Datacolor is offering the 64-bit update as a free software update to ensure the Spyder5 calibration sensor works with Apple's latest desktop operating system macOS Catalina.
Instagram is rolling out a number of new privacy-centric features that will make it easier to see and edit what third-party applications have access to your Instagram data.
We've got our hands on the Olympus E-M5 III and it is is, on the outside, a refinement of its predecessor. But we'll go a bit deeper and talk about what's also changed on the inside in our hands-on slideshow.
We spent 48 hours exploring the deserts of southern Utah with the E-M5 III, Olympus smallest, lightest 20MP camera. Click through to read about our experience shooting with the camera and to see what kind of photos it's capable of taking.
We recently joined Olympus in Moab, Utah for some preliminary shooting with the OM-D E-M5 III. See how the photos look in our extensive sample gallery.
Olympus has announced the OM-D E-M5 Mark III - a more compact camera than its predecessor, which incorporates a lot of technology found previously in the higher-end E-M1 Mark II.
The PEN E-PL10 remains largely unchanged from its predecessor aside from the redesigned display and a few software additions.
DPReview Science Editor Rishi Sanyal had an opportunity to sit down with Marc Levoy and Isaac Reynolds of Google to dive deep into the most important camera updates on the new Pixel 4.
Chinese company Zhiyun, the world's leading gimbal manufacturer, announced the WEEBILL-S earlier this week.
United Kingdom photo retailer Jessops is reportedly looking for administrators to help sort out rising costs and falling revenue.
Google has confirmed it's ending its free 'original quality' image backups with its Pixel 4 and Pixel 4 XL smartphones. This marks the first time the popular perk isn't offered since the launch of the original Pixel smartphone.
In a story shared on 35mmc, photographer Steve Boykin tells how he stumbled upon a Fujifilm XF 23mm F1.4 R lens he had lost four months prior during a trek in the wilderness and discovered it still works fine.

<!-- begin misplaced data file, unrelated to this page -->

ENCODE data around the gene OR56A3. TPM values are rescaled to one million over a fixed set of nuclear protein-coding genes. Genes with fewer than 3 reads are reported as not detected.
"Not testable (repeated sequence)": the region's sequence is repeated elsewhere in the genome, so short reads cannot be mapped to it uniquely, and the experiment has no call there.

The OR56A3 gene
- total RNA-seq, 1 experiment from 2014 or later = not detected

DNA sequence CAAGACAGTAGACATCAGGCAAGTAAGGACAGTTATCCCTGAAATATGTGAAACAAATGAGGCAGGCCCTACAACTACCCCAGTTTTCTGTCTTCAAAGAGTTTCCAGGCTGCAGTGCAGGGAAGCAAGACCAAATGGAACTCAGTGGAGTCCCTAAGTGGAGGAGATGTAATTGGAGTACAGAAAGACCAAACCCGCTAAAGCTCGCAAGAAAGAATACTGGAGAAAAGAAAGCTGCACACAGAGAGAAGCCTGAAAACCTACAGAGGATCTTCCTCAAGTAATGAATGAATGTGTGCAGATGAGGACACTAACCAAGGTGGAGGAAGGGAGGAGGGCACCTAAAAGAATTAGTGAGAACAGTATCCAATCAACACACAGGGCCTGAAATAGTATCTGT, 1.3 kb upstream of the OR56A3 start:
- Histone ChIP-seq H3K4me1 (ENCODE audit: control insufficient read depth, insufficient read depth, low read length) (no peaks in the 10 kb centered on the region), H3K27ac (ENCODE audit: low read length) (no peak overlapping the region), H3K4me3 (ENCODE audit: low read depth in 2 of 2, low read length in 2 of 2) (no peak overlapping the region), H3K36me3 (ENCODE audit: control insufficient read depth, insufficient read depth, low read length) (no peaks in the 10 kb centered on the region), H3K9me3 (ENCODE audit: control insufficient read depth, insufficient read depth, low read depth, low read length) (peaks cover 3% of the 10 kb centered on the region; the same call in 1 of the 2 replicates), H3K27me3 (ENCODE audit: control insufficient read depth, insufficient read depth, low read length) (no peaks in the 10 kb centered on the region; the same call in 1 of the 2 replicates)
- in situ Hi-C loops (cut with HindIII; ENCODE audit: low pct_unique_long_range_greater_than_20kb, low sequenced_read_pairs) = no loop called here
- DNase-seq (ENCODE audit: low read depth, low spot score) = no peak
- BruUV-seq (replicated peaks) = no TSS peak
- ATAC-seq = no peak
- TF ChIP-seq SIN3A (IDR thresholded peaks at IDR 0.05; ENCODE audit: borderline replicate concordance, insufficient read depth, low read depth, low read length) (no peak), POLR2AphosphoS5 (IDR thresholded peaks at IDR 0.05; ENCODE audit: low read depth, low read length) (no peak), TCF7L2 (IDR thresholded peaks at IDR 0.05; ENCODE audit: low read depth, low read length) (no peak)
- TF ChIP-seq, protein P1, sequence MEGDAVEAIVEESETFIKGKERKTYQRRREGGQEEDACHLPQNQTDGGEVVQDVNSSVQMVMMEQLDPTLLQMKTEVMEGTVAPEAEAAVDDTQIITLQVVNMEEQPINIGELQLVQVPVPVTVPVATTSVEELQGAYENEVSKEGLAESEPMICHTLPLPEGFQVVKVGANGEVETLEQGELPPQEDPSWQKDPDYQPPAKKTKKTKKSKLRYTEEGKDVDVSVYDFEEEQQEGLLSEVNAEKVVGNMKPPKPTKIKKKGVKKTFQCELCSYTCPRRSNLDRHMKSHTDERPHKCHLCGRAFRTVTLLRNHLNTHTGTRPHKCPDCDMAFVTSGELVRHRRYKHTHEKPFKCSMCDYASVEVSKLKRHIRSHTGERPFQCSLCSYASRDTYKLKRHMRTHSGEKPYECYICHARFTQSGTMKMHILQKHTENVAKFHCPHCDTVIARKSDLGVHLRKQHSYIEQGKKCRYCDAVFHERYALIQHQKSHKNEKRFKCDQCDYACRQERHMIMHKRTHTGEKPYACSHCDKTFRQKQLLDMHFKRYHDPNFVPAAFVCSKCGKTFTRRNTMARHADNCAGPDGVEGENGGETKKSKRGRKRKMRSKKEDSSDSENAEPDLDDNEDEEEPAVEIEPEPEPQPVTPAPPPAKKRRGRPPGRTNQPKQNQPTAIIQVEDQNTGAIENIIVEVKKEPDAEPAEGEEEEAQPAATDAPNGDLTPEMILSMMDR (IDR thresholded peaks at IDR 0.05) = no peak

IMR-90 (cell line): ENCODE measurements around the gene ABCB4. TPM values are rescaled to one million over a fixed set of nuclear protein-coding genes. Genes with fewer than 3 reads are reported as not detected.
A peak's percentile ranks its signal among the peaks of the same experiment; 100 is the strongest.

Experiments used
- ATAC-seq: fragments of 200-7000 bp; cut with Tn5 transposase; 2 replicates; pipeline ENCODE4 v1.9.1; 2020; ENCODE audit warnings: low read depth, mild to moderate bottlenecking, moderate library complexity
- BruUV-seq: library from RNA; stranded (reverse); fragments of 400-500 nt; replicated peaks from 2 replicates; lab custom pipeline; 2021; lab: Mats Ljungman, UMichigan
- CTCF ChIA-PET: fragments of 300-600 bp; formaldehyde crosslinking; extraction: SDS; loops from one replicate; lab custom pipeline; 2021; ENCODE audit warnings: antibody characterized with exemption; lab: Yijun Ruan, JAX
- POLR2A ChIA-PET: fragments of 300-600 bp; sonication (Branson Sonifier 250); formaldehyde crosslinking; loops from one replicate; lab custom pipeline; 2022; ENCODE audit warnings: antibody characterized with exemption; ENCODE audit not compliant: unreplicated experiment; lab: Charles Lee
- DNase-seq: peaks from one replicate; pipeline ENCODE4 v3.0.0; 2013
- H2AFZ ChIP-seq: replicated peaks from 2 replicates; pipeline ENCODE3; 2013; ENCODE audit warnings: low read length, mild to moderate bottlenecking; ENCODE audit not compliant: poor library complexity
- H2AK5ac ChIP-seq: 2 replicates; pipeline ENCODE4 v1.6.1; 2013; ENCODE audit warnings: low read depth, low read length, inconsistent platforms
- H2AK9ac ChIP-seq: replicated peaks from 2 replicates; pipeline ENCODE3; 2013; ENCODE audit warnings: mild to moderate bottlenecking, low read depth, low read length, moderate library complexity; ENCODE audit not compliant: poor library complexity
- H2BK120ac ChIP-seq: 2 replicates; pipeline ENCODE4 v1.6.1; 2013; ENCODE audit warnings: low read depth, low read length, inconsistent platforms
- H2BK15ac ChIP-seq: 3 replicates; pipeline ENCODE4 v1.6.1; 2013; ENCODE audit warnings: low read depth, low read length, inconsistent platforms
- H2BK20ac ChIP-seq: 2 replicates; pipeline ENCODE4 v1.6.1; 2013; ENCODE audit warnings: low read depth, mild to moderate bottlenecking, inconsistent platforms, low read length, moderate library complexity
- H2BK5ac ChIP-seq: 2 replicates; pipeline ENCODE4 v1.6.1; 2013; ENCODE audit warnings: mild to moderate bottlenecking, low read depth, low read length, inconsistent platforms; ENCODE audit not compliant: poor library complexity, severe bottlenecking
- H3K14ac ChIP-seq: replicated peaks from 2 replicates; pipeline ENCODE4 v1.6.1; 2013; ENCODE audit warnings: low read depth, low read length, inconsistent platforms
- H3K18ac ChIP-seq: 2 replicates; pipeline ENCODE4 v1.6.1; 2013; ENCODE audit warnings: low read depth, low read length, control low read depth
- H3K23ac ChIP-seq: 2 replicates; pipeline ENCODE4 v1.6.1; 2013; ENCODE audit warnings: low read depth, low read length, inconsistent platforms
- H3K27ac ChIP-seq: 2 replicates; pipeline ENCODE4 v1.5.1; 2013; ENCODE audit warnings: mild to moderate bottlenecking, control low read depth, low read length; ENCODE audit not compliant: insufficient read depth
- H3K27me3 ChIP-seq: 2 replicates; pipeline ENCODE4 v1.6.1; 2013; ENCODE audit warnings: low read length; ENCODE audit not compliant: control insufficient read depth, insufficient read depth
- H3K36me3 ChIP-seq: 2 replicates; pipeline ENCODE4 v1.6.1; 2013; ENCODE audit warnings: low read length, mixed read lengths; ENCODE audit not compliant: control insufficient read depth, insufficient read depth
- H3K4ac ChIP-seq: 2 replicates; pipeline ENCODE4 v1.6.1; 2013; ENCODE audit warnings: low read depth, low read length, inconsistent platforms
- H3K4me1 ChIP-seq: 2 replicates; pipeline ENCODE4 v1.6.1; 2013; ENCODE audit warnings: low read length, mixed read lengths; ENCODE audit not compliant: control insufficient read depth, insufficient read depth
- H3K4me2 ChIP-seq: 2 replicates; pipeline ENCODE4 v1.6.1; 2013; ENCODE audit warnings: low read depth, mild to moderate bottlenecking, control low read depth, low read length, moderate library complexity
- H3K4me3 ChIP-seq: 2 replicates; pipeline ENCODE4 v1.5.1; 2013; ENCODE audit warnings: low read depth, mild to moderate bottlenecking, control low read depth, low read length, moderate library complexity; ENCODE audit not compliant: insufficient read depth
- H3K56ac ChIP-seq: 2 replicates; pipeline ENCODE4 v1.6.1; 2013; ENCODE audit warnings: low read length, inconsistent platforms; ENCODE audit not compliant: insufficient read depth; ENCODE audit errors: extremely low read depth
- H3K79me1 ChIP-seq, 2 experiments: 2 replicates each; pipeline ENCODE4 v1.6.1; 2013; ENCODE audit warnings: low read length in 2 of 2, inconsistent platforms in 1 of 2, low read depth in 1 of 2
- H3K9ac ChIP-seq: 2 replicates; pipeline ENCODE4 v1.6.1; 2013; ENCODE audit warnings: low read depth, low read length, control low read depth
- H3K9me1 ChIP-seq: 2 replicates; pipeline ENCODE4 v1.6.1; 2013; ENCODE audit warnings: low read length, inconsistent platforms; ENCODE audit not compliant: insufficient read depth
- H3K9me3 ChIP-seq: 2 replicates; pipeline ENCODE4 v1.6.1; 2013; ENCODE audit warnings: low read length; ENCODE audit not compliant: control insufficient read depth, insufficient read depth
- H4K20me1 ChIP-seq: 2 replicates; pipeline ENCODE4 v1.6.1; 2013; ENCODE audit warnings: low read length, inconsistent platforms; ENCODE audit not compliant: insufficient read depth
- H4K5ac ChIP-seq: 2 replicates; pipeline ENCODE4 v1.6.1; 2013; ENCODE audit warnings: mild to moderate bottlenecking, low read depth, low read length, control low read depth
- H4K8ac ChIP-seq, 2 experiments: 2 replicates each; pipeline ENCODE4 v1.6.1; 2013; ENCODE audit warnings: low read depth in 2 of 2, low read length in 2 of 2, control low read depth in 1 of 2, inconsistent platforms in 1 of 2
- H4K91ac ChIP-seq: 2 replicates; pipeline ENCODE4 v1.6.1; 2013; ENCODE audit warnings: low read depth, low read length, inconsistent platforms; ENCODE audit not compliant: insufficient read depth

Sandmarc's new filter series combines the characteristics of polarizing and neutral density (ND) filters into one single filter.
Our testing of the Canon G7 X III continues, which means we've brought along on plenty of day trips and adventures to get a feel for its performance in a number of situations. Take a look at some of the resulting images.
Shimoda Designs has launched a Kickstarter campaign to fund its new 'ultra-aggressive' lineup of camera bags that includes three backpacks, two rollers and a handful of new and improved accessories.
Meike has added yet another mount option to its 85mm F2.8 manual macro lens, which was previously available for Canon RF, Canon EF, Sony E/FE and Nikon F mounts.
Camrote version 1.2.0 adds new zoom and time-lapse capabilities to select Sony camera systems.
Google has officially unveiled the Pixel 4, with the addition of a telephoto camera headlining the camera updates. Other improvements include real-time HDR preview in live view, added brightness and exposure controls, and an updated portrait mode with better depth mapping.
With Luminar 4, Skylum Software aims to provide sophisticated editing tools in an easy to use package.
The a7R IV is Sony's latest high-resolution interchangeable lens camera, but that doesn't mean it's just for landscape photographers. Get all the details about this 60.2MP full-framer in our full review.
Google's Night Sight has justifiably been considered the low light king, but with the iPhone 11 Apple is challenging for this title with its own Night Mode. Take a look at how they compare side-by-side.
Be vigilant on what's being reflected in eyes (or glasses) before posting photographs of yourself or others online. High resolution photographs aren't always beneficial.
The Flujo Signature Pro has passed its funding goal on Kickstarter and the first units are expected to ship in November 2019.
Based on the images Ilford Photo shared alongside the tweet, the film stock will come in four different formats and be released on October 24.
Host Ben Krasnow of YouTube channel Applied Science shows how film cameras used a micro LCD projector and a small incandescent light to project the time and date onto photographs.